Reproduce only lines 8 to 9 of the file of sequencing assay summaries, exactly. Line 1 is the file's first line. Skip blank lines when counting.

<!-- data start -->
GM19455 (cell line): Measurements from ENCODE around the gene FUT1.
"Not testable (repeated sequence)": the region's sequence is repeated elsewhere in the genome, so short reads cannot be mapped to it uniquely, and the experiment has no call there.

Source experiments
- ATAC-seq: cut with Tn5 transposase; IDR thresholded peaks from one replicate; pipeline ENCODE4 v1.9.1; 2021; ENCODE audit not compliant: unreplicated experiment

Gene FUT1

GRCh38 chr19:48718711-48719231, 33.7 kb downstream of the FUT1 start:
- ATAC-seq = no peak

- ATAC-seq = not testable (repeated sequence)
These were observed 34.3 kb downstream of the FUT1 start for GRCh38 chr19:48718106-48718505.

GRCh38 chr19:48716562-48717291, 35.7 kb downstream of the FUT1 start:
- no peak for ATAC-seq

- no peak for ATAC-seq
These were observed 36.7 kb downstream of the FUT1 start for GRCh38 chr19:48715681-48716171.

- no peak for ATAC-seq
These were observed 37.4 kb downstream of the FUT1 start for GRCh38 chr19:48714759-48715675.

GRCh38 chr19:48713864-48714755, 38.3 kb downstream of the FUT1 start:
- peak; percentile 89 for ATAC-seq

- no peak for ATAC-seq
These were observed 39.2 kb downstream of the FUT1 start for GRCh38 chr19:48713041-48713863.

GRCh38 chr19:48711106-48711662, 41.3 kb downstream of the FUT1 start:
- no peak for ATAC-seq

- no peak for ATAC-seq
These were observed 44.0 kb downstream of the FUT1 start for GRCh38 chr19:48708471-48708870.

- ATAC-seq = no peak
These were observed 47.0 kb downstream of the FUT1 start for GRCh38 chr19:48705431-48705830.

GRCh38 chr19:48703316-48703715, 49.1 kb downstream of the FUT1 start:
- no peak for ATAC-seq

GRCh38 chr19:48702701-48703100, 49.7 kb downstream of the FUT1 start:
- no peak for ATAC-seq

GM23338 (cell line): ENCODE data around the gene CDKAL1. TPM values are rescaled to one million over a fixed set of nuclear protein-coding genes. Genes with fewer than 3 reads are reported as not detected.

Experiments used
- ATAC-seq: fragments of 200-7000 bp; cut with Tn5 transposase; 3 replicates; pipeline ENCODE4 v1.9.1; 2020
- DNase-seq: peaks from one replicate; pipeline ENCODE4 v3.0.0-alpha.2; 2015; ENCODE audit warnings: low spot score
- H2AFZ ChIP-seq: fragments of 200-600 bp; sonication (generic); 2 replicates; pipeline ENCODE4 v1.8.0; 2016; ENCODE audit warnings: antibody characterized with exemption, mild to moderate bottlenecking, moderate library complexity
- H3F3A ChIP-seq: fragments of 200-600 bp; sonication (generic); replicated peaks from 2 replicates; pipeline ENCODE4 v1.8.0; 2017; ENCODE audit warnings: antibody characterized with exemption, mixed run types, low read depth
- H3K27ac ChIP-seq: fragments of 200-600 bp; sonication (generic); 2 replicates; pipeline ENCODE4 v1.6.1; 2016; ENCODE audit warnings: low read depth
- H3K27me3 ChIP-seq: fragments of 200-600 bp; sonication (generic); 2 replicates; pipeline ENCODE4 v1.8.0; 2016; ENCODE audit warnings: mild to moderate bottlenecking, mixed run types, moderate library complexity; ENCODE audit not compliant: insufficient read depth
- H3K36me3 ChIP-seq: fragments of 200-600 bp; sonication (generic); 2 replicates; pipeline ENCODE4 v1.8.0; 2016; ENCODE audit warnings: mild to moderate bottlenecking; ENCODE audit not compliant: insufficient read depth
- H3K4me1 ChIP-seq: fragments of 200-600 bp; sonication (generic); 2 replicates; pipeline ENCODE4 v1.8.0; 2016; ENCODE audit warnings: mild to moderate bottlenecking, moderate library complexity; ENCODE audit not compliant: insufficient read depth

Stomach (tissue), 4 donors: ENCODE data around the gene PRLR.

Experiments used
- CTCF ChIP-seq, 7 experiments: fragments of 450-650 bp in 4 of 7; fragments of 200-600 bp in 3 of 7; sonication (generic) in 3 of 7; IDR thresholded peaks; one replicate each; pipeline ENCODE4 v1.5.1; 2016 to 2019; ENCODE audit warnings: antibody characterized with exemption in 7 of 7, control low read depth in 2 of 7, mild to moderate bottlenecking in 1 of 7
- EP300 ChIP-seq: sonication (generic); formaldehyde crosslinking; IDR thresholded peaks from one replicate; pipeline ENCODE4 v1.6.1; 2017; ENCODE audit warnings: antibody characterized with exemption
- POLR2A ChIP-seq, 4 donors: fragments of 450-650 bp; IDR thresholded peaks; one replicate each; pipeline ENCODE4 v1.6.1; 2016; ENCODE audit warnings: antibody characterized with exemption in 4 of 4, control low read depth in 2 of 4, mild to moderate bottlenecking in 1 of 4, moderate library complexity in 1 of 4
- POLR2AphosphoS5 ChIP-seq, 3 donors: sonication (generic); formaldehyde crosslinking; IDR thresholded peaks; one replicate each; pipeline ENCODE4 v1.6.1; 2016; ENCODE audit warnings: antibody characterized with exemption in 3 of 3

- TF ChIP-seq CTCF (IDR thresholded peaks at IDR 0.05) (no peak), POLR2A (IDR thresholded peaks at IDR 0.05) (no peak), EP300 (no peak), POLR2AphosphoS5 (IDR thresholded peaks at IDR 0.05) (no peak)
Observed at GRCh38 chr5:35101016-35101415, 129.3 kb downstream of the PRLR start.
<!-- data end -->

- ATAC-seq = not testable (repeated sequence)
These were observed 34.3 kb downstream of the FUT1 start for GRCh38 chr19:48718106-48718505.